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Another day, another reef, and another channel to navigate through to get to an out of the way spot. In the middle of this island group there is a few square kilometeres of nothing but reef with a few narrow channels between sections of the reef. Our guidebook told us there was a path through it all, and we took up the challenge to practise navigating by sight with the help of some waypoints in the gps. We anchored and had the most amazing swim in the shallow waters. We drove the dinghy towards the ocean side of the reef, and then got in the water and holding on to the dinghy, drifting down with the strong current, just watching the underwater world below us. We saw some amazing giant eagle rays swooping below us, barracuda, stingrays, and large numbers of colourful little fish, many I could still name from my time in Honduras in my gap year! With our heads submerged in the crystal clear water, watching the earth move below us as we drifted down the channels felt almost like we were flying. Very memorable. I then climbed to the top of the mast to absorb the stunning view of the reef around us.

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We spent the night in another beautiful anchorage aptly named "Swimming Pool" anchorage, before turning around and heading back towards Colon over the next couple of days. Unfortunately the wind crapped out fairly early on, and our fan belt was wearing dangerously thin with an ominous smell of burning in the air, so we were caught between a rock and a hard place - use the motor now and risk not having it for anchorages and the marina on the way home, or float until the wind came back, and actually go backwards because of the current? We even tried rigging up our spinnaker but no wind is no wind and we still weren't moving. I was having dramatic visions of being stuck at sea in the doldrums for days on end until we decided to try the engine. I kept waiting for the fan belt to snap but it never did. We stopped again at Isla Linton and Alain completed the installation of our dodger and our shade protection between the dodger and the bimini. Our dodgy fan belt held out for another day and we pulled into Shelter Bay last night, and today have met some more people heading across the Pacific. We're glad we got measured for the canal before we went to San Blas, as the wait time to go through for boats now is 2-3 weeks! It was 5 days before we left but apparently because of Easter there are less advisors wanting to work (each boat that goes through has to have an advisor on board). We were meant to be going through the canal tomorrow (Thursday) but have been pushed back to Saturday. We have found some line handlers who want to go through with us just for the experience so there will be 6 of us on board, plus the advisor so it will be fairly crowded!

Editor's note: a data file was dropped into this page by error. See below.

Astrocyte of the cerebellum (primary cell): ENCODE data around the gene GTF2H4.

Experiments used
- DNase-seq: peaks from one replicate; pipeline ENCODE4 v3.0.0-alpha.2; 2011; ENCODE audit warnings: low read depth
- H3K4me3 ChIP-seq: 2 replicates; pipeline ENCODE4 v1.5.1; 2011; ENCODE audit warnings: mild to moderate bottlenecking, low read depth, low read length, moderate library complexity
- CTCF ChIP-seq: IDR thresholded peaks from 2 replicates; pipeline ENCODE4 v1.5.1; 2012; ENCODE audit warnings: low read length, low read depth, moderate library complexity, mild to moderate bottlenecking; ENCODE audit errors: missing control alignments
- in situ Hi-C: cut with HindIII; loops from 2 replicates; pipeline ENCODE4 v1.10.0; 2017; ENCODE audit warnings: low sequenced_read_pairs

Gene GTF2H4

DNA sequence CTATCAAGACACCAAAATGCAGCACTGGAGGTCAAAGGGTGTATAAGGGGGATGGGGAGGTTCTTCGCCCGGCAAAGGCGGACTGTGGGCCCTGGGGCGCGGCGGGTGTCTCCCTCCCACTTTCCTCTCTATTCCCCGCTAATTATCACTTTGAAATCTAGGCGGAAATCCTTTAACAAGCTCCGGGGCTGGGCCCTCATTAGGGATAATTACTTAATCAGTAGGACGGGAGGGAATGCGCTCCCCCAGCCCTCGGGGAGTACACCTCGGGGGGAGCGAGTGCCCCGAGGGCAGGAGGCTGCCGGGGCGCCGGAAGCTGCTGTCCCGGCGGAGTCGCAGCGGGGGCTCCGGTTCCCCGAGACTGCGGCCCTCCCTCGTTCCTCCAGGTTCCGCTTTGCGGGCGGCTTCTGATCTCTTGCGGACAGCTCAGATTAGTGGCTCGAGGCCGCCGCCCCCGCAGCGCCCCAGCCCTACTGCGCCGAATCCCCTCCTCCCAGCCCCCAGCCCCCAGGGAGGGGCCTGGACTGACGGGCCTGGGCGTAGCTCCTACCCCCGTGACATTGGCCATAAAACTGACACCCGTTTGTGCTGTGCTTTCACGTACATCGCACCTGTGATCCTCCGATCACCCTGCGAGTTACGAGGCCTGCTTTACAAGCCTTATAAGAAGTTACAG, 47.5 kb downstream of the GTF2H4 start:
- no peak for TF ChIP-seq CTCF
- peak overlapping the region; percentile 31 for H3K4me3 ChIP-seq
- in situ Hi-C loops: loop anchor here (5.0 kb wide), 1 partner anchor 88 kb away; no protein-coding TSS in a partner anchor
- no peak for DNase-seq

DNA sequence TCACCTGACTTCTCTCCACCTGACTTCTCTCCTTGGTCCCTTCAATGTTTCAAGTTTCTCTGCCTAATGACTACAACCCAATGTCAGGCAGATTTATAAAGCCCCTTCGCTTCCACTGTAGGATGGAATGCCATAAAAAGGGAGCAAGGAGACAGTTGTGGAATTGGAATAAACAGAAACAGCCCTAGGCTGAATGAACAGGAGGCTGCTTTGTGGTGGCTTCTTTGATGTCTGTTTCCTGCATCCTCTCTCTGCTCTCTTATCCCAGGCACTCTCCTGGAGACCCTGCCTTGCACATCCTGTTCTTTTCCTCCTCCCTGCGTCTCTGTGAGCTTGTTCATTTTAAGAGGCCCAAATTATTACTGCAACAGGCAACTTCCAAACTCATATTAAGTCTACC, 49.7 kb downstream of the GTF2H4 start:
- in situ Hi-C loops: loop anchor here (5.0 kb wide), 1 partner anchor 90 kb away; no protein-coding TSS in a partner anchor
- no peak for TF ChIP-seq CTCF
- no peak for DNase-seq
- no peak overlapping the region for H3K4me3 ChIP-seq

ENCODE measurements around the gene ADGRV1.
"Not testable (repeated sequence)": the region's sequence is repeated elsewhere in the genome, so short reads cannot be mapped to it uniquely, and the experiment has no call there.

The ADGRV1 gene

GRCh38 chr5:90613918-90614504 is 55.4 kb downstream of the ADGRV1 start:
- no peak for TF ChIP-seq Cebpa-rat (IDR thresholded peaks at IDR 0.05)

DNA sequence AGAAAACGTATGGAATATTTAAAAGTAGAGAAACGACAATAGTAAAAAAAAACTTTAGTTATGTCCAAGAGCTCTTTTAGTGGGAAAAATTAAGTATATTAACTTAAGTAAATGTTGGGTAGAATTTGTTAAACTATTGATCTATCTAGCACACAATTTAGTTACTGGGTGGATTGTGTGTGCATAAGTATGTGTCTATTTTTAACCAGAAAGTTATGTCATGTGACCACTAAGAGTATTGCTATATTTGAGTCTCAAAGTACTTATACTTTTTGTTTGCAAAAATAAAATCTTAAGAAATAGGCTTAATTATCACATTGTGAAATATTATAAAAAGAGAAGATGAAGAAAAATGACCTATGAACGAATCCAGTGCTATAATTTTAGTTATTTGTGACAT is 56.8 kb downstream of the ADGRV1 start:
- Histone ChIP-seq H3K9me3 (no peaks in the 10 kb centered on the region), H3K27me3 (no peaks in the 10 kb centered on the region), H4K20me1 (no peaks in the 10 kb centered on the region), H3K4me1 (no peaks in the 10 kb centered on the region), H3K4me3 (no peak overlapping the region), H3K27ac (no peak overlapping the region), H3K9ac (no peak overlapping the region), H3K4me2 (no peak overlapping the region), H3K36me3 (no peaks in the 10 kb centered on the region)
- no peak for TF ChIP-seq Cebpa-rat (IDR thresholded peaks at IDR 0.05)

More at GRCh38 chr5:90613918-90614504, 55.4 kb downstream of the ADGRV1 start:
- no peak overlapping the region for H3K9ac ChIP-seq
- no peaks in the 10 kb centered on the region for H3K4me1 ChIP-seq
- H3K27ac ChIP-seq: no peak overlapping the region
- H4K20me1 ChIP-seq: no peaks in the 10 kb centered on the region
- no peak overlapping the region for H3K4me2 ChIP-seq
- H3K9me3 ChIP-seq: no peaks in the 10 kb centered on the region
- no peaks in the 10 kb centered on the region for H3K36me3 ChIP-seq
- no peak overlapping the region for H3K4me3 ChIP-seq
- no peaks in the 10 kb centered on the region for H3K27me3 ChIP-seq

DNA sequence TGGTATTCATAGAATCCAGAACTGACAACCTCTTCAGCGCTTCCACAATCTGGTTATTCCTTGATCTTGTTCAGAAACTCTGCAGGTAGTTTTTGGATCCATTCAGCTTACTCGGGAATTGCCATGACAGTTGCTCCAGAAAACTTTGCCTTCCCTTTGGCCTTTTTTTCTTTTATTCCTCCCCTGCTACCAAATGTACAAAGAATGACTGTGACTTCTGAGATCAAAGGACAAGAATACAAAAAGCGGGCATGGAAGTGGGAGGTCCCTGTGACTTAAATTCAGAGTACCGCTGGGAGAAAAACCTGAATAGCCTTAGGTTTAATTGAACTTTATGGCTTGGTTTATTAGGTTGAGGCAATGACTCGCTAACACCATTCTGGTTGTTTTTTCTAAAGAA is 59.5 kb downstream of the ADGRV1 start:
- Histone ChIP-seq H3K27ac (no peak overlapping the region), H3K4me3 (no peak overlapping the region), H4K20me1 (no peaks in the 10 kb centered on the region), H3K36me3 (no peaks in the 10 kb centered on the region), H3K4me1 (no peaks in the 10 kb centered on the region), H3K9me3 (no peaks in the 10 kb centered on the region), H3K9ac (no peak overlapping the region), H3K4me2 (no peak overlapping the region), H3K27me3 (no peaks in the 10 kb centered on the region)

My newly retired (whoop whoop!) Dad arrives on Sunday which is very exciting! Can't wait to see him after 7 months. We have also purchased a fold up bike today, and our new genoa has arrived so we're starting to feel like we're getting through the list of purchases. Archie has bought yet more fishing gear but still hasn't caught any fish...the pressure is mounting. We feel very lucky to be spending Aussie dollars!

Sorry if i've bored you all to tears with this lengthy update. More work to be done in the morning, albeit nicer and easier jobs as we get down the list.

Hope all's well back in Blighty and Aus. Send us your news!

Love A&J xx